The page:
Skip to content

“Nothing Daunted”

June 1, 2012

“Nothing Daunted:  The Story of Isobel Kuhn” by Gloria Repp. Bob Jones University Press, Greenville, South Carolina 29614.  167 pages.

 

Review by Steve Hyde

When I read the story about the life of Isobel Kuhn the word which comes to mind is “sacrifice”. Few have sacrificed so much for the gospel; constant sickness and hardship.  They lived through wars and revolutions, yet their faith in God was undeterred. Under the China Interior Mission of Hudson Taylor, it seemed that strict obedience was demanded of every missionary.  Assignments to where a person would live were made by senior missionaries and expected to be followed.  Even decisions about taking their children thousands of miles away to boarding school at age 6 at the demand of the senior leaders seem almost unreasonable to me. As I read the book, I felt as if they (the parents) barely knew their own children, especially their oldest daughter Kathryn. Husbands and wives were separated for months and even years on end, for the sake of evangelizing remote tribes. Isobel was living a dream to work among the Lisu people of Southwest China. They lived in the high mountains and were first brought to Christ by another famous missionary J.O. Fraser of whom the book “Mountain Rain” is written about his life. It is one of my favorite biographies as well.

Isobel was originally from Canada and God took her to China right before the Japanese invasion, including all of WWII and ended with her escaping into Burma as the communists took over China under Mao Tse Tong and his cultural revolution.  These were brutal days.  Many missionaries and native Lisu leaders died from either sickness or violence.  Previously to becoming Christians the Lisu were famous for their brutality.  At the time Isobel was in China, they were ruled by opium warlords who demanded they grow opium poppies all over the mountains.  Isobel and her husband spent their lives discipling the Lisu Christians to live righteous lives, which included not growing opium.  I believe much success was granted to the Lisu people in coming to Christ simply because they were so remote that no officials would be bothered to seek them out in the mountains.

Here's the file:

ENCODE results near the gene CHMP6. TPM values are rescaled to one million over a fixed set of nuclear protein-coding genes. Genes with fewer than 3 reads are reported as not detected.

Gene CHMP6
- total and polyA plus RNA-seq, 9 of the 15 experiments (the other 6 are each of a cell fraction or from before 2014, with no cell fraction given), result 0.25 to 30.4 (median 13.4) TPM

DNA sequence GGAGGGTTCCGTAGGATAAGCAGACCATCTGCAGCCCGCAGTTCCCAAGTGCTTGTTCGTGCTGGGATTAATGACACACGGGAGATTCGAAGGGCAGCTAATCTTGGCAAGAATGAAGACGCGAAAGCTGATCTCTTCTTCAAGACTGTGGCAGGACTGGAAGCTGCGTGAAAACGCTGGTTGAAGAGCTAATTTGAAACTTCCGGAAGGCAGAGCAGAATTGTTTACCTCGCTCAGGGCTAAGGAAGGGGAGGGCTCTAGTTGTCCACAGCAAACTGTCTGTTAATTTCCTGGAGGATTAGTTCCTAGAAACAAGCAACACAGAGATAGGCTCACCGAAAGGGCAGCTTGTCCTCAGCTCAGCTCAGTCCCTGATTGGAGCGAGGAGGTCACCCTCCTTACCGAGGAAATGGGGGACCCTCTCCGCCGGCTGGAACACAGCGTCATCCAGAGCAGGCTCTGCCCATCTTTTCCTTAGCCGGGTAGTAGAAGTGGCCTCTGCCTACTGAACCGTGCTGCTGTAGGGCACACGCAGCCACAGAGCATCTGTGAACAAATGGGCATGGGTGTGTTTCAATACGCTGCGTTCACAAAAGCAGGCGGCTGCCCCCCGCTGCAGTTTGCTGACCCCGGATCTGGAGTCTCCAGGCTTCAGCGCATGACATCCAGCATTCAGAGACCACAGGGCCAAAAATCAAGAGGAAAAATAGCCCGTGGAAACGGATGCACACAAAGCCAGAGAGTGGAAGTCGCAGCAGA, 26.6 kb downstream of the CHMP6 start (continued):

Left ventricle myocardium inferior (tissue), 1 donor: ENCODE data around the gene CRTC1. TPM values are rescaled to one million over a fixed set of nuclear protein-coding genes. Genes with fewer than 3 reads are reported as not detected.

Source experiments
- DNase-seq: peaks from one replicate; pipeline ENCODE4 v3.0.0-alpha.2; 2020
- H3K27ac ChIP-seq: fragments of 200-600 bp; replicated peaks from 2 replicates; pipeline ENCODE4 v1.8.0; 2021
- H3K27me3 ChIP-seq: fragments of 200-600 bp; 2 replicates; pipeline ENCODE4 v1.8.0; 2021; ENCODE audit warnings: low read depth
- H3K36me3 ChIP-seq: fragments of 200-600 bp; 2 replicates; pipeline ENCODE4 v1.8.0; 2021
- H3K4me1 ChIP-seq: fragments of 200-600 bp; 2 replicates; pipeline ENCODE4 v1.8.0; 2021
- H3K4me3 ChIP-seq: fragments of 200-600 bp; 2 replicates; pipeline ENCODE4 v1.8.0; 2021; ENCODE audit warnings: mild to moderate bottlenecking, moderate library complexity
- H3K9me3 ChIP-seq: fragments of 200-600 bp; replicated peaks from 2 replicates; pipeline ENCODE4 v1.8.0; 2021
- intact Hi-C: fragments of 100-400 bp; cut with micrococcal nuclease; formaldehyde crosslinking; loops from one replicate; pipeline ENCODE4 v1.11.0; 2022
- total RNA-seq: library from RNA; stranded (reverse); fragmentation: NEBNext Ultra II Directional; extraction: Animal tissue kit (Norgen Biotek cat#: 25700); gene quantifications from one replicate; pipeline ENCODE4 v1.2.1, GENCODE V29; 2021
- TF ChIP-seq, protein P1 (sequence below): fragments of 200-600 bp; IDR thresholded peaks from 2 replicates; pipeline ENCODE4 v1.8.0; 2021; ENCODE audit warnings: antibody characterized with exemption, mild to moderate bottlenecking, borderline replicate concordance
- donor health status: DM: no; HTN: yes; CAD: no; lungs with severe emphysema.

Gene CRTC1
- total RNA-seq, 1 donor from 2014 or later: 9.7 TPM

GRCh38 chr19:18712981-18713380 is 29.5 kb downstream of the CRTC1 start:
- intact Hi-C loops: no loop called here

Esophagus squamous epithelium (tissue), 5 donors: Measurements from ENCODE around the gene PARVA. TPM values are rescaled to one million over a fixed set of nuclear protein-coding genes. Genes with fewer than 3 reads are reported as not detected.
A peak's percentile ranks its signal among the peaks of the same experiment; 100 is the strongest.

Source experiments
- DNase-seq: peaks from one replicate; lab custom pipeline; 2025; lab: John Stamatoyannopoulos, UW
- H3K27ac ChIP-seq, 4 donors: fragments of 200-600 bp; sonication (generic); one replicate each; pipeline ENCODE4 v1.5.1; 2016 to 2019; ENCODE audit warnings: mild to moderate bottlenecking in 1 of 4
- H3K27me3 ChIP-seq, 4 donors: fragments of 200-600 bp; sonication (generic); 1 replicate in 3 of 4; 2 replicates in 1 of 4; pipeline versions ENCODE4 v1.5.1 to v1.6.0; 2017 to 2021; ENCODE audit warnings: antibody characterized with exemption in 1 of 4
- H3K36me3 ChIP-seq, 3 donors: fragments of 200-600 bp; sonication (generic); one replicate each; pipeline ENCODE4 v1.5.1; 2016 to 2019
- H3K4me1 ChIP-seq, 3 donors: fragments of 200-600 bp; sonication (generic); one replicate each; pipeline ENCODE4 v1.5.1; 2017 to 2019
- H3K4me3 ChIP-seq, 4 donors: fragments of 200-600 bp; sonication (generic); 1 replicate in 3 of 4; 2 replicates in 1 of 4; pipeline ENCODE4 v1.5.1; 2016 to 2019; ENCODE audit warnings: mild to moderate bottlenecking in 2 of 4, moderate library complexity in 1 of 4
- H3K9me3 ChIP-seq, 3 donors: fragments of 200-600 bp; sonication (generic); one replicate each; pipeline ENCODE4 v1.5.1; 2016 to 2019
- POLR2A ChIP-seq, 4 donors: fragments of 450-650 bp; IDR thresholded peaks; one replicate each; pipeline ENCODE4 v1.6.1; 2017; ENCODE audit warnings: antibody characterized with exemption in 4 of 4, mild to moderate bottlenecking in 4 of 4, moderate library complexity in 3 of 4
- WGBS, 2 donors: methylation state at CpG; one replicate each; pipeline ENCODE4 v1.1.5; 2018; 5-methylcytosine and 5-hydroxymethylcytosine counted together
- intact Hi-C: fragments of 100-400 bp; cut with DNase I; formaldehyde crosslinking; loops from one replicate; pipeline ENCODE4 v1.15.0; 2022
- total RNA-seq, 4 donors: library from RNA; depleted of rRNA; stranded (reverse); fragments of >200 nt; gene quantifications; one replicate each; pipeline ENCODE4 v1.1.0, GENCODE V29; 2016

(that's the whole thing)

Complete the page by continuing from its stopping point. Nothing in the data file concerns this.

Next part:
This was a very encouraging story.  I love, more than anything, missionary biographies.  They encourage me in my faith and my perseverance as well.  As I write this review, I found the book in an old missionary house in the mountains the Philippines among a tribe called “Matigsalog”.  I am sure the previous missionaries who read that book were encouraged as well.  As I complete my training among Matigsalog pastors, I will put the book back where I found it for the next missionary who comes along. Probably God will use it to encourage another missionary in the remote mountains as well.

I would highly recommend this book, and the book “Mountain Rain” by J.O. Fraser’s daughter.  Through these two books you can get a good understanding of what God did among the Lisu people. When the missionaries were forced out (at gun point) in the 1950’s they were separated from the Lisu church for nearly half a century.  In the early 1990’s as China began to open more, it was discovered that the meager church of 15,000 people who the missionaries had left had grown to more than 200,000 and is considered the only tribe in China which is “Christian”.  Thanks to the sacrifice of missionaries like J.O. Fraser, John and Isobel Kuhn and many other missionaries too who put their trust fully in Christ.  To God be the Glory.

Advertisements
3 Comments leave one →
  1. June 1, 2012 5:05 pm

    So when can we read the first part of your story?

Leave a Reply

Fill in your details below or click an icon to log in:

WordPress.com Logo

You are commenting using your WordPress.com account. Log Out / Change )

Twitter picture

You are commenting using your Twitter account. Log Out / Change )

Facebook photo

You are commenting using your Facebook account. Log Out / Change )

Google+ photo

You are commenting using your Google+ account. Log Out / Change )

Connecting to %s

%d bloggers like this: